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RE: Setting up 6' tank

> "Roger S. Miller" <rgrmill at rt66_com> wrote:
> > I'm worried that if I go to a 6 foot long tank the length may
> squelchI the
> > advantage of having a nice depth of field.  My alternative would be
> to use
> > something like a 4-foot long, 90 gallon tank - or maybe 2 :).  Does
> anyone
> > want to sway my opinion?  How is lighting best arranged in a 6 foot
> long
> > tank?
I have an All-glass 180g, 6ftx2ftx2ft.  I think it's a good size,
and good dimension.  24" from front-to-back is very nice.
Of course, now I want something bigger.  ;-)  I'm thinking
8ftx4ftx2ft deep would be good... I could have an "island"
in the middle and run heavy current around it for a circular

I hate my lighting... 4x36" flourescent, 8x13w compact
flourescent.  While I like the compact flourescent, I'd
really prefer 3 <small> pendant MH (there are two braces
over the top, leaving three openings in the top).  You
may think about a 220g at 7ft instead of 6ft (still 24"x24")
to avoid the 36" flourescent that I have.

> > My dream aquascape for the tank - at the moment, anyway - is
> centered
> > around a large bit of driftwood and rocks. The substrate would be
> banked
> > up on one side of the center piece (hence my recent question about
> > terracing and maintaining relief in the substrate) and hollowed out
> on the
> > other.  The image would be of a snag in a river stranded at low
> water in a
> > quiet off-channel pool.  The built-up part of the substrate would be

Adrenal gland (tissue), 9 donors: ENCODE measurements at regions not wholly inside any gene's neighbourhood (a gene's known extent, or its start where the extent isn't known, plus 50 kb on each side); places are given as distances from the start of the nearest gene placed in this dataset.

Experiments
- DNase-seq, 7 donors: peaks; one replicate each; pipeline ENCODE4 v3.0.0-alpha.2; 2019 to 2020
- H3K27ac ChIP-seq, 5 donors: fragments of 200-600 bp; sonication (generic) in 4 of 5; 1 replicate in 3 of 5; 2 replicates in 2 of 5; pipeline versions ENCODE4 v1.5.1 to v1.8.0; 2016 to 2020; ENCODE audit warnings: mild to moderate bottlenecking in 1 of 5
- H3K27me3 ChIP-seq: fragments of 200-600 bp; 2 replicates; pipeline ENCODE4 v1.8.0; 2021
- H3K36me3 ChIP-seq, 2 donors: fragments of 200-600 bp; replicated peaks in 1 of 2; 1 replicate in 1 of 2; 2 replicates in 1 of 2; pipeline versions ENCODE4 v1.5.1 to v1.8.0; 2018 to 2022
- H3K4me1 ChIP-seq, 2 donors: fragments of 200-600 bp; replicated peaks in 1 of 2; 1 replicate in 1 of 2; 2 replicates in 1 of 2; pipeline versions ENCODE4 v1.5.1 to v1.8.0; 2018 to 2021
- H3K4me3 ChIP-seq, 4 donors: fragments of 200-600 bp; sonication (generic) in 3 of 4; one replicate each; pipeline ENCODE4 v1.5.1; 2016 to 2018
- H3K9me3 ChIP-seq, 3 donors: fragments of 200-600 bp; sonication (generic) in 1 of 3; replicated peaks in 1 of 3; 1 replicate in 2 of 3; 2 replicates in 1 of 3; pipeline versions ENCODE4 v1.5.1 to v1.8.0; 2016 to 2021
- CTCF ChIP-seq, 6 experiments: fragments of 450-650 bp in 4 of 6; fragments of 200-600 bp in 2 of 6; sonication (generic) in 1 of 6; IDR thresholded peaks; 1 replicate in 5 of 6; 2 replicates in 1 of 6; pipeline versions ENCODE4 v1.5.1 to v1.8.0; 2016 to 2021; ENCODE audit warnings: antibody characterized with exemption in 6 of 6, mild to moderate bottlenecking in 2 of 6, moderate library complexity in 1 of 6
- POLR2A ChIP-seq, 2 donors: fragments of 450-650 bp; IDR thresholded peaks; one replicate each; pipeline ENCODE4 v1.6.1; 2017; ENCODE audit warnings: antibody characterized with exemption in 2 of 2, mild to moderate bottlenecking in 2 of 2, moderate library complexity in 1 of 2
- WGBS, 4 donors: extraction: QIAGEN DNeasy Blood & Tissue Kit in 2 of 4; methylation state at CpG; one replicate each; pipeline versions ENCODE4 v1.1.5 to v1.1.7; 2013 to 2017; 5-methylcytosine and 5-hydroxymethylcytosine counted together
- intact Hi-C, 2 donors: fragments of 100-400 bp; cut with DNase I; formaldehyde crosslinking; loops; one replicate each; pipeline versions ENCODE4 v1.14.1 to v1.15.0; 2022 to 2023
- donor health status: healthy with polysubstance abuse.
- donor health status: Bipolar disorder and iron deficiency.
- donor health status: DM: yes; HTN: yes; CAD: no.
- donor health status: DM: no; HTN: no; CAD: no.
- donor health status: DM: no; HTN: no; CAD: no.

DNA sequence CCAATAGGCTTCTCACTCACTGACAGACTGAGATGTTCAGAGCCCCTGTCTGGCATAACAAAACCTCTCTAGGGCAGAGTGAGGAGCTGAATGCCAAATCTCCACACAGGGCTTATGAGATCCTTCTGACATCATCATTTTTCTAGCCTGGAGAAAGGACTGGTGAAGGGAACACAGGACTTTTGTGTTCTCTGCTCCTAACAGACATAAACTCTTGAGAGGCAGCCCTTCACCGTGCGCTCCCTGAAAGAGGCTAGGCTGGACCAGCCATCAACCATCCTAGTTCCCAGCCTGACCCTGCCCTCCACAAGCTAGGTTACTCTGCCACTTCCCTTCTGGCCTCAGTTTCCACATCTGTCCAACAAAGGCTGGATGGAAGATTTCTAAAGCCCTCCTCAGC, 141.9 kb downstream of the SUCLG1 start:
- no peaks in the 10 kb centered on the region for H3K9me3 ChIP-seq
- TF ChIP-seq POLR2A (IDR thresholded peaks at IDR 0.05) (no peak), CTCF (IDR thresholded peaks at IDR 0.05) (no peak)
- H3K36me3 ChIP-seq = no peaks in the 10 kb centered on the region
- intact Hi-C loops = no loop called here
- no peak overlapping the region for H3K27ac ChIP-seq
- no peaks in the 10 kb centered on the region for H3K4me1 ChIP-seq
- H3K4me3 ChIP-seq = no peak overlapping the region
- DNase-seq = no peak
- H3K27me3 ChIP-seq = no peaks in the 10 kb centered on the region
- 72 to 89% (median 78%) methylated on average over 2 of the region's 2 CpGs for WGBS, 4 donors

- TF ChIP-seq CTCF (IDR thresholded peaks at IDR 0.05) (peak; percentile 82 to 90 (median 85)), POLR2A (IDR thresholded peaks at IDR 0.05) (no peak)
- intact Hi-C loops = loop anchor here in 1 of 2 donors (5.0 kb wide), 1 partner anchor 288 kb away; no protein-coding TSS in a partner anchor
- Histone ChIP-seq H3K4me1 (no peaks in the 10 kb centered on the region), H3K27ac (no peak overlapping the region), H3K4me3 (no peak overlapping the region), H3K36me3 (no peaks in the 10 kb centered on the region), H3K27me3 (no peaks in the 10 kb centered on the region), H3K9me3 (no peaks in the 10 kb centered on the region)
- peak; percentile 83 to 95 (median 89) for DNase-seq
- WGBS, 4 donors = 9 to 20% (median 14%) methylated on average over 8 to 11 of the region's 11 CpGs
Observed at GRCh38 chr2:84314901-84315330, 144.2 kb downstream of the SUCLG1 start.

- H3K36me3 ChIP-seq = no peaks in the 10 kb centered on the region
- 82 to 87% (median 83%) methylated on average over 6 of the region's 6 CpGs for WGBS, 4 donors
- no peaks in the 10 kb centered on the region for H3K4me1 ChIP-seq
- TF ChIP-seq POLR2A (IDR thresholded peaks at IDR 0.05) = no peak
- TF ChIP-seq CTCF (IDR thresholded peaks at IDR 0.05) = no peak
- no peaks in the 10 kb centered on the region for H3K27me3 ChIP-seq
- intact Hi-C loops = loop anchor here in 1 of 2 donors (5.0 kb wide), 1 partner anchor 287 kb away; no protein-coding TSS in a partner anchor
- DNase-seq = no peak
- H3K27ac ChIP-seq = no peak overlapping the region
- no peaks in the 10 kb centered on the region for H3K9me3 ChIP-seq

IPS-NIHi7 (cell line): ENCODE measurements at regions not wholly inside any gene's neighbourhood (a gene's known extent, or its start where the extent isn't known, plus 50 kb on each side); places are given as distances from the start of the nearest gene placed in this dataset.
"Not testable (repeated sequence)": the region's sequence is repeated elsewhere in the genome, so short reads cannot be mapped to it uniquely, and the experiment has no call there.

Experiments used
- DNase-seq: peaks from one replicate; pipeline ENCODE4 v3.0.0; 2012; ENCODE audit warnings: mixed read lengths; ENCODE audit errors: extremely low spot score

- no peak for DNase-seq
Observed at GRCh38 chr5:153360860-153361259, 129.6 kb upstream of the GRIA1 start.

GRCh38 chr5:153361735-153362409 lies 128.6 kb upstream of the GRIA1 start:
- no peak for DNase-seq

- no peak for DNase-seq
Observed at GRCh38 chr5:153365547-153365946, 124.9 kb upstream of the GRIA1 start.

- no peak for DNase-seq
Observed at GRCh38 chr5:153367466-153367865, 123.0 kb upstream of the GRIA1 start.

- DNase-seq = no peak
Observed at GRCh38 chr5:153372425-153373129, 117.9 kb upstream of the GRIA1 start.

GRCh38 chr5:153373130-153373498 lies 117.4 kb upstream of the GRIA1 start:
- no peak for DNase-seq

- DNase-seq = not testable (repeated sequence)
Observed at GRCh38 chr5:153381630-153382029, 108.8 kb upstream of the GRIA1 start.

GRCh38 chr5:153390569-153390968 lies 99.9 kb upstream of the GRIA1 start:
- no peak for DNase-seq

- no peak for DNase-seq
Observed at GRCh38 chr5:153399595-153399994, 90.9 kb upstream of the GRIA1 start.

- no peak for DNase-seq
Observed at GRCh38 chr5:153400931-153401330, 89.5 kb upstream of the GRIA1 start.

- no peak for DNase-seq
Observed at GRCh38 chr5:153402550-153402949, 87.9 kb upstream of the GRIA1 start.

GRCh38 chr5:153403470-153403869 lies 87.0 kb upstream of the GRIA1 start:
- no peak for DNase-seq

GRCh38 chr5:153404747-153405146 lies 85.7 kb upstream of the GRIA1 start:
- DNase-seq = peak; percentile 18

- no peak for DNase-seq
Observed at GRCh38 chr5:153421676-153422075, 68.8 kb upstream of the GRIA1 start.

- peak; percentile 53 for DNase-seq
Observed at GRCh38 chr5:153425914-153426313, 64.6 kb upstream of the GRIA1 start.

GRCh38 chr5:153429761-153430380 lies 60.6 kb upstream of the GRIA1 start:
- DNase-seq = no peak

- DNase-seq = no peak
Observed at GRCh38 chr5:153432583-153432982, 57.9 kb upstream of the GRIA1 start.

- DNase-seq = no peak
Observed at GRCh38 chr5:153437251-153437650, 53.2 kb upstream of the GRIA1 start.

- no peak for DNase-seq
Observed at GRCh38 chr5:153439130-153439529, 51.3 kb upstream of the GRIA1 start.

> > covered with low-growing plants and the hollowed-out area on the
> opposite
> > side would be a shadowy retreat for fish.  The back and sides of the
> tank
> > are still a bit misty.  I haven't figured them out yet.
> > Comments?  Ideas?
I really like your description of this.  I say "go for it" 
(and send me a picture! ;-)

I find that the 6' tank is good for two large scenes, or one
large scene and two small scenes (I have three scenes
at present.)  It should be perfect for your setup.

The only thing that may be superior is if you had the
two 40g like you suggest, and an overflow from one 
40g into another (an actual waterfall, not a "U" tube.)  
That would give you lots more flexibility for fish and 
plant selection.  (That could be hard to set up, though...)
I have two 10g sumps for my 180g like this, and I 
really like how that worked out.  It catches settling
mulm and fry, and you can keep a whole new world
in there.

When I get the space I'll set up several tanks in series
like this for a river, and put a huge pump on it. ;-)

Please email me if you are looking for Bacopa gigantea or
Vallisneria gigantea.

charleyb at cytomation_com